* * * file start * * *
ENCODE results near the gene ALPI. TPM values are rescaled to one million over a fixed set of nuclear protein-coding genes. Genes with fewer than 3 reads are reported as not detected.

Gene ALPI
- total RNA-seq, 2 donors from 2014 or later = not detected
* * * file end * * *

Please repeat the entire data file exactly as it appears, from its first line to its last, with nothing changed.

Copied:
ENCODE results near the gene ALPI. TPM values are rescaled to one million over a fixed set of nuclear protein-coding genes. Genes with fewer than 3 reads are reported as not detected.

Gene ALPI
- total RNA-seq, 2 donors from 2014 or later = not detected